Tag Archives: cocktails

Mixologist Jay Schroeder is Here to Delight You with Cocktails

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We’re toasting the forthcoming release of Food & Wine’s 2015 Cocktails book, which features recipe contributions from our very own mixologist and bar manager Jay Schroeder.

“They reached out and asked me about agave spirits cocktails, that’s kind of my forte, so I went ahead and sent some recipes out to them … I used some different spirits and some things that I think are up-and-coming and deserving of a lot of recognition, but also made sure the cocktails were really approachable for those making them at home,” he said.

Schroeder, a resident of Chicago’s Bucktown neighborhood, joined the Frontera team in 2013, bringing with him a deep knowledge of tequila, lesser-known mezcal and the even lesser-known sotol, a grassy Mexican distilled spirit he describes as “vegetal and superfunky.”

No surprise, those spirits are featured prominently in Frontera’s bar program, where he creates inspired, seasonal cocktails that routinely impress our guests — just look at this cocktail menu — and in the pages of Food & Wine’s glossy recipe book, which contains more than 150 drink recipes supplied by 25 of the nation’s “rising star” mixologists.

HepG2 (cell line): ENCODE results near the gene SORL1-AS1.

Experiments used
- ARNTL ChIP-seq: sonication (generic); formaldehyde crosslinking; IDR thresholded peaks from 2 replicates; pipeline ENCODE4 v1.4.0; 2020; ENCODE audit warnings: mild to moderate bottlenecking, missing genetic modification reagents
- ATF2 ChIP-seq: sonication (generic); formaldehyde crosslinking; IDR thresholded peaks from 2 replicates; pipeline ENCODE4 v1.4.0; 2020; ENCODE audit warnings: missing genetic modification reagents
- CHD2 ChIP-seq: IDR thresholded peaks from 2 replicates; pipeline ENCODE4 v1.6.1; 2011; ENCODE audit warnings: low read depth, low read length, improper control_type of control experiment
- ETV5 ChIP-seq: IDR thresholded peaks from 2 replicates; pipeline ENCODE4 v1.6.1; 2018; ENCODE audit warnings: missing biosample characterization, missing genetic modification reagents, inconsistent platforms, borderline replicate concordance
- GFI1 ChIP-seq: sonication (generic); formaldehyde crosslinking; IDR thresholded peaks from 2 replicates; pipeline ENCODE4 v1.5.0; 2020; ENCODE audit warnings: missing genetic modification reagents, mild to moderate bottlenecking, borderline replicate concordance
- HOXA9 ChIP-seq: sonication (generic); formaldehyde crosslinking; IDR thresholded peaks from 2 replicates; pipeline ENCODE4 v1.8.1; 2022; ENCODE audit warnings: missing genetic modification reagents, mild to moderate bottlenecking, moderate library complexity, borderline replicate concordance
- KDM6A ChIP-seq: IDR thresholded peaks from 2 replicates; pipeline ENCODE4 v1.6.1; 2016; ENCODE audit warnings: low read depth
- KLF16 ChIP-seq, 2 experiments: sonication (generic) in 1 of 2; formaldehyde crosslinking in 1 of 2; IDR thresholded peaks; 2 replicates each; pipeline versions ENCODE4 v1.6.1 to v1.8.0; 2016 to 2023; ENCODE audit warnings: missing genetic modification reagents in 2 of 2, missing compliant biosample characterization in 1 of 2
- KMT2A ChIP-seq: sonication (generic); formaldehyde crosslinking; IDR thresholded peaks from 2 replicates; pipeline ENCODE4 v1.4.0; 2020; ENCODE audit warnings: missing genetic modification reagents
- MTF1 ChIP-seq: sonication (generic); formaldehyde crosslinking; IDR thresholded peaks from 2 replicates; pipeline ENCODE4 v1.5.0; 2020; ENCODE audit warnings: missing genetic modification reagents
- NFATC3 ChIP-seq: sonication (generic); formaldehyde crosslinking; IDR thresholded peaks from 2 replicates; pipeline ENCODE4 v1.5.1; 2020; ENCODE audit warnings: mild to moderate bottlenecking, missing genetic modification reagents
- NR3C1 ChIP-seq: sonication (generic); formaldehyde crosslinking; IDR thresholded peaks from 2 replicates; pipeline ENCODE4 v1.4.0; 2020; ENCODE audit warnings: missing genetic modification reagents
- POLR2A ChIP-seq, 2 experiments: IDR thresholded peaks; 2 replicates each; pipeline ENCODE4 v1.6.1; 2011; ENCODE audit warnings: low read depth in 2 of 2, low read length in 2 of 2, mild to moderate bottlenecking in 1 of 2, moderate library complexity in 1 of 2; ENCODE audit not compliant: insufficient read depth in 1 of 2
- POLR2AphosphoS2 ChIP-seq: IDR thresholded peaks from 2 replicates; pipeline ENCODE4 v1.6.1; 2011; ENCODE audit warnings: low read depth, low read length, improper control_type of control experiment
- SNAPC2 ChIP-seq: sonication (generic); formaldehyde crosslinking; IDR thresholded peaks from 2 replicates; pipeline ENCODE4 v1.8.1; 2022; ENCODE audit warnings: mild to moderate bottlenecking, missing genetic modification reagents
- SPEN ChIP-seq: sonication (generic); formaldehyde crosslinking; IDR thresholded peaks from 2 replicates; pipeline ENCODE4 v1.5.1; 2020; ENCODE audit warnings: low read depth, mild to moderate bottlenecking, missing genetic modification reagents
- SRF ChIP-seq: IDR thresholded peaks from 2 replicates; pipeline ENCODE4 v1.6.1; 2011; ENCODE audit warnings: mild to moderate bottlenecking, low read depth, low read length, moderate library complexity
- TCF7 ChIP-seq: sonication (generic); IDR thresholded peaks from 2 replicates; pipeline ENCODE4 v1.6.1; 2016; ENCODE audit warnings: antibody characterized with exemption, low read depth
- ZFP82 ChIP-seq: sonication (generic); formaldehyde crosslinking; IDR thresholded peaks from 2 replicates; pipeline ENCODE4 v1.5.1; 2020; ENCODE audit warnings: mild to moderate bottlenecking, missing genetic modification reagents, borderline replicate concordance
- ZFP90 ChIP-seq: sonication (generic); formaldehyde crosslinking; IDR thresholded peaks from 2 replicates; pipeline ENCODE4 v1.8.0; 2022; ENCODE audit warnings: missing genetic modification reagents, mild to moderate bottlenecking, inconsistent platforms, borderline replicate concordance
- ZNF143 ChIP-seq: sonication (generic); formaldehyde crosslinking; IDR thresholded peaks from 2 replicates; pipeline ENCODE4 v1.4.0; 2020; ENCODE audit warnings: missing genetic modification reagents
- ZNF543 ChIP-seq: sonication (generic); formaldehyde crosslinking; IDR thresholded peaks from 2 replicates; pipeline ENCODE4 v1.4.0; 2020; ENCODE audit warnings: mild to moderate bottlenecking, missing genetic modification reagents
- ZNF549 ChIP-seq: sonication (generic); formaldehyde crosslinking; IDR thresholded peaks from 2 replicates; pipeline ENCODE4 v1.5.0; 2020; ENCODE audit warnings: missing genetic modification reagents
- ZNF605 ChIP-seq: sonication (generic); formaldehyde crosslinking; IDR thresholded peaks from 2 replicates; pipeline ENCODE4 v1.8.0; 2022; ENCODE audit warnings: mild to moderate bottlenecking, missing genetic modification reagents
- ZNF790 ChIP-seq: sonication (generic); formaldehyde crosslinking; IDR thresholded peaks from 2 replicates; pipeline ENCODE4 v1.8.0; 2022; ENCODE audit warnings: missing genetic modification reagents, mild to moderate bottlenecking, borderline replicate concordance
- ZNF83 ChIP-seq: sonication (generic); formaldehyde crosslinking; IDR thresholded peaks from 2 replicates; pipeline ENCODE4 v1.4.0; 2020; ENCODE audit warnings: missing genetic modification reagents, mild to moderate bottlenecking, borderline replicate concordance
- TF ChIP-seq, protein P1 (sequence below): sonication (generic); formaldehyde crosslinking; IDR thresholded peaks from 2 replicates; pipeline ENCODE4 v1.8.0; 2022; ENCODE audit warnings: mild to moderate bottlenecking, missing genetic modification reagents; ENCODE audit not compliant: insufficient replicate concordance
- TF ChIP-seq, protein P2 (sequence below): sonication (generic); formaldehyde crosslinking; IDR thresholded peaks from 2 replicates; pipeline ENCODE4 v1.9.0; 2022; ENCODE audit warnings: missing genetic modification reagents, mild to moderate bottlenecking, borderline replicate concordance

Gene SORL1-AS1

Jay’s contributions include:

  • Magnetic Pole Reversal – A sotol-based cocktail made with a basil-cucumber puree
  • To Alleviate Apparent Death – Made with guajillo chile and añejo tequila-soaked dark cocoa beans
  • Pastorela – A beer-and-tequila cocktail made with a syrup derived from chile powder and Latin American sugar
  • All Quiet – Made with sotol and neroli oil, an essential oil extracted from bitter-orange blossoms

We’re so proud of our man behind the bar that we feel compelled to have a drink. Here’s Jay’s recipe for the Pastorela:

Makes 1
4 oz. Negra Modelo beer
1 oz. añejo tequila
1 oz. panela syrup (recipe below)
3/4 oz. fresh lime juice
ice
1 orange twist, preferably spiral cut for garnish

Pour the beer into a large chilled wine glass. In a cocktail shaker, combine the tequila, panela syrup and lime juice. Fill the shaker with ice and shake well. Strain into the wine glass and garnish with the orange twist.

Panela Syrup